“I’m incredibly excited to play Ancient Enemy. One of the coolest things about selling games is using some of that cash to support other people’s visions,” said Mike Bithell of Bithell Games (Thomas Was Alone, Subsurface Circular). “Like Regency Solitaire and Shadowhand, I’m sure this award-winning team’s latest game will blow us away.”

Features:

- Card-driven, turn-based battles. The new, faster, turn-based combat puts the focus on the player’s choices.
- Strategic challenge. Play your cards wisely. Your enemy’s next move is revealed, and you must respond accordingly.
- Legend! Draw power from the stone circles, drive back the blight. Crack open the secrets of the dark land, and see the myths spill out!
- Painterly production. Jen Pattison’s exquisite painted style brings Ancient Enemy to life with expert vision.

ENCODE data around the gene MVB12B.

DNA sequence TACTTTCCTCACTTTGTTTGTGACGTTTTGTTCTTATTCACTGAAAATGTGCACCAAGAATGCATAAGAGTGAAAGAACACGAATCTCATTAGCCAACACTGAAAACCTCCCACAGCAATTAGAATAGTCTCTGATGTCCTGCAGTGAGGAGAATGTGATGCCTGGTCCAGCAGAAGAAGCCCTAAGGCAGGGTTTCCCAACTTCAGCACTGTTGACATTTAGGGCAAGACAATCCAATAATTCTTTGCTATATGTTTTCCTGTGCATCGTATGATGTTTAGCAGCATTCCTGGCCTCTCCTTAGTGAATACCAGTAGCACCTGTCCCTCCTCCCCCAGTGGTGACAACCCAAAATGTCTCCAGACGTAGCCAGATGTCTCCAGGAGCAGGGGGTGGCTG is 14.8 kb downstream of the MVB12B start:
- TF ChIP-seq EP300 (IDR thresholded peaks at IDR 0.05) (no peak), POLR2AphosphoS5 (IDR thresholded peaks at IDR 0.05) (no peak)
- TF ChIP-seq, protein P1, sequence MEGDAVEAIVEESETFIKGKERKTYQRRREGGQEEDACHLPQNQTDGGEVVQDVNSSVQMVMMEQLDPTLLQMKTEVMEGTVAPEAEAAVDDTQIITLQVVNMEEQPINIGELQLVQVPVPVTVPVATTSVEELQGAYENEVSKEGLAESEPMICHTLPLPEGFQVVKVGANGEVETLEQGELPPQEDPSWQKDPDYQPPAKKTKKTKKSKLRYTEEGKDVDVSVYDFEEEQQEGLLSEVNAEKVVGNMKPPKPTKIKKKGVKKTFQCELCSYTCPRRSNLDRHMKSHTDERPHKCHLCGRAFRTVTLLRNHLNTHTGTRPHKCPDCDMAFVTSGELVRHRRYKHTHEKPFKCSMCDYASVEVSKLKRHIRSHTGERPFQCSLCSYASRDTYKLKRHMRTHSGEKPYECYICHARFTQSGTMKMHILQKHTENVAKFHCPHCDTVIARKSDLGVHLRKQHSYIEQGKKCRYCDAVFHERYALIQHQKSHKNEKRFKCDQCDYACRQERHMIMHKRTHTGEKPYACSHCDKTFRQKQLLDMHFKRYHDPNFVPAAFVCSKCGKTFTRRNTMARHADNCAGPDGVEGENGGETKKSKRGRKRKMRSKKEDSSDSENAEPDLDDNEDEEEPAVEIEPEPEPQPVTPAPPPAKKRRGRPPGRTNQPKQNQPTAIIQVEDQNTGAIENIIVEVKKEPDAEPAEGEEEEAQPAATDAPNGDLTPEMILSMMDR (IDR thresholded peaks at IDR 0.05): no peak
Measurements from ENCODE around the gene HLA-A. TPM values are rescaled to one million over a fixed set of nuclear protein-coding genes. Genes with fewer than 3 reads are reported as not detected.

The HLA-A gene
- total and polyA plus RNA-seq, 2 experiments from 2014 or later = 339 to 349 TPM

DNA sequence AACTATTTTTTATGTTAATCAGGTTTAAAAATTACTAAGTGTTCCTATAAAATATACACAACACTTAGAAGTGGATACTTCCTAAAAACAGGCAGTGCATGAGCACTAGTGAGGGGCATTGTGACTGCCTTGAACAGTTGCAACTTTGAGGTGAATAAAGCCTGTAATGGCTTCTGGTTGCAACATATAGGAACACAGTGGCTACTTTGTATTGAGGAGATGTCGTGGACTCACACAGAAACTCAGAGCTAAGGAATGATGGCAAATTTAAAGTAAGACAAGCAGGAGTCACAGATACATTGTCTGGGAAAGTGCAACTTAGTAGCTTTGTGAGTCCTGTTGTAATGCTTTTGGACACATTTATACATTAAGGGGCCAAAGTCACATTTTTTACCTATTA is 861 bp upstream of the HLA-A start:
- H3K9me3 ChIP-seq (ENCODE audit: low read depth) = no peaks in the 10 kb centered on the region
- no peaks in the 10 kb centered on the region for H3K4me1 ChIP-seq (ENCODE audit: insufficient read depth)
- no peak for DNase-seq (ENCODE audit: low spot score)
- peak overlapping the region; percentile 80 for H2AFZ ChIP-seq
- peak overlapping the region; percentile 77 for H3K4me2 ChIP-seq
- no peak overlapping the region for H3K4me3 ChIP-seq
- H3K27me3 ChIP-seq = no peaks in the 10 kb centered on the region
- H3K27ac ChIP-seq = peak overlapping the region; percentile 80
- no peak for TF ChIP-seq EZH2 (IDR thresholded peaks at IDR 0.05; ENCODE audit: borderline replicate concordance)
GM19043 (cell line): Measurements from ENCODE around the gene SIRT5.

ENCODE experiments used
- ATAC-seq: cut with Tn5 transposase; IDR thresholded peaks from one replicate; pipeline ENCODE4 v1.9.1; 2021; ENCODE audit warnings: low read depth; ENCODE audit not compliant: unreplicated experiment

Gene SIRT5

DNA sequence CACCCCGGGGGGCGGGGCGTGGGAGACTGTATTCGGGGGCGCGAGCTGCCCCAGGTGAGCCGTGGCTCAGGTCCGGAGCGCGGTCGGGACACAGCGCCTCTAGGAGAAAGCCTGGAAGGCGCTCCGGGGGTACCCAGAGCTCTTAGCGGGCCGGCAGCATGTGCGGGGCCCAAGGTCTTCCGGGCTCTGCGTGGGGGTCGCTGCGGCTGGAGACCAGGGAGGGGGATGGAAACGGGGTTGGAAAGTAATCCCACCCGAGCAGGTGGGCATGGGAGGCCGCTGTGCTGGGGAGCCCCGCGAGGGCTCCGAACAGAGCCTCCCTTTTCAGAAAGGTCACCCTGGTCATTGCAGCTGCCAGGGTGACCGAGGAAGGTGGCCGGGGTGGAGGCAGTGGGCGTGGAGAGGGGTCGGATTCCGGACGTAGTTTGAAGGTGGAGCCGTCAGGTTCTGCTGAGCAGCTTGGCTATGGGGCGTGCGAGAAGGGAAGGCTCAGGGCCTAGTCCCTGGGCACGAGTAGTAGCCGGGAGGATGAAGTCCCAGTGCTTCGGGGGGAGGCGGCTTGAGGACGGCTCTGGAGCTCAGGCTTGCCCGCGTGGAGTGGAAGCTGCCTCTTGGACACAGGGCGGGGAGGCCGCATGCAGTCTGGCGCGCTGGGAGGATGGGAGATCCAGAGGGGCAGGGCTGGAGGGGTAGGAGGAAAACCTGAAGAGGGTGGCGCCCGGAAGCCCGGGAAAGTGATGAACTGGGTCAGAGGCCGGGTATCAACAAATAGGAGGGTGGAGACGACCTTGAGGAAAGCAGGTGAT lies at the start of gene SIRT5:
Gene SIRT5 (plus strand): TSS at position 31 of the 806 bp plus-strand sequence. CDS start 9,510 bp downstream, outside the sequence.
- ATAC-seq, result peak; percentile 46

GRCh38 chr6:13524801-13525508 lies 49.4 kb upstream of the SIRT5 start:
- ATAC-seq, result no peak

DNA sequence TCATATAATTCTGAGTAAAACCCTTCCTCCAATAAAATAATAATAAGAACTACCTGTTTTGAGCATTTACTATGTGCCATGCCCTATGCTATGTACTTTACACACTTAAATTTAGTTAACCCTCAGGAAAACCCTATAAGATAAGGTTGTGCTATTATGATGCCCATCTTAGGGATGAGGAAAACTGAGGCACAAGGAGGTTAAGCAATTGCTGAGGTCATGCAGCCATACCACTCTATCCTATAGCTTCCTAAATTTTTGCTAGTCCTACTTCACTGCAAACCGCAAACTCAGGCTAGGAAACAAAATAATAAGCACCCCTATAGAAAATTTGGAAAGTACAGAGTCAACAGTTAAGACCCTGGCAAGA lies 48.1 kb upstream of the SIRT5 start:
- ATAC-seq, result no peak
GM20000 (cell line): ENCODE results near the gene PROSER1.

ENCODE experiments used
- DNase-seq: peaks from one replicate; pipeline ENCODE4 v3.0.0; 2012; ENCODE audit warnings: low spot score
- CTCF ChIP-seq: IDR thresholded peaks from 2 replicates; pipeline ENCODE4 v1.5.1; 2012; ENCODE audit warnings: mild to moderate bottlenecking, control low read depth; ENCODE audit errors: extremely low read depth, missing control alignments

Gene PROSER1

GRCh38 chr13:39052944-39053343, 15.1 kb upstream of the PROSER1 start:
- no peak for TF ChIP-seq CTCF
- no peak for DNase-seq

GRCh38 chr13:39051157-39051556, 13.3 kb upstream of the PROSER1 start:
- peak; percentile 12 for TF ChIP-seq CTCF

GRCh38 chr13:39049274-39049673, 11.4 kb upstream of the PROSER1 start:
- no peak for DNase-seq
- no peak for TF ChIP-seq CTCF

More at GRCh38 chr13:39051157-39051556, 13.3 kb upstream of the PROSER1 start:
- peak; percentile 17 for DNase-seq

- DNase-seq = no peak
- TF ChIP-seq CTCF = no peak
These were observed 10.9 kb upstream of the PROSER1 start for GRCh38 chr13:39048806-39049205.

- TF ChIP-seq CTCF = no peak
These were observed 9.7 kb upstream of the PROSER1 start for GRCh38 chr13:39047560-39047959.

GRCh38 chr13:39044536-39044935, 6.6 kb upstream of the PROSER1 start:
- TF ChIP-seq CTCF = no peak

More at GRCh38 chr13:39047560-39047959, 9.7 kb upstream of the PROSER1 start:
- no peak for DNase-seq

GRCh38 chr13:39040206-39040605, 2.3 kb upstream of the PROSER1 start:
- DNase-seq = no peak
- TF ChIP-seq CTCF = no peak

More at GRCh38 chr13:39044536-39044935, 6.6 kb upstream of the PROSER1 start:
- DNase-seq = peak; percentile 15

Contact:

Jim Rossignol: [email protected]
Website: http://www.ancientenemygame.com
Facebook: https://www.facebook.com/AncientEnemyGame/

Jim Rossignol is a writer and developer. He co-founded Rock, Paper, Shotgun in 2007, and then the micro-studio Big Robot – best known for the smash-hit survival epic, Sir, You Are Being Hunted – in 2010.

Grey Alien Games, based in Dorset, UK is an indie game company run by husband-and-wife team, Jake Birkett and Helen Carmichael, and has shipped more than ten commercial games over the past decade, including Spooky Bonus, Regency Solitaire and Shadowhand.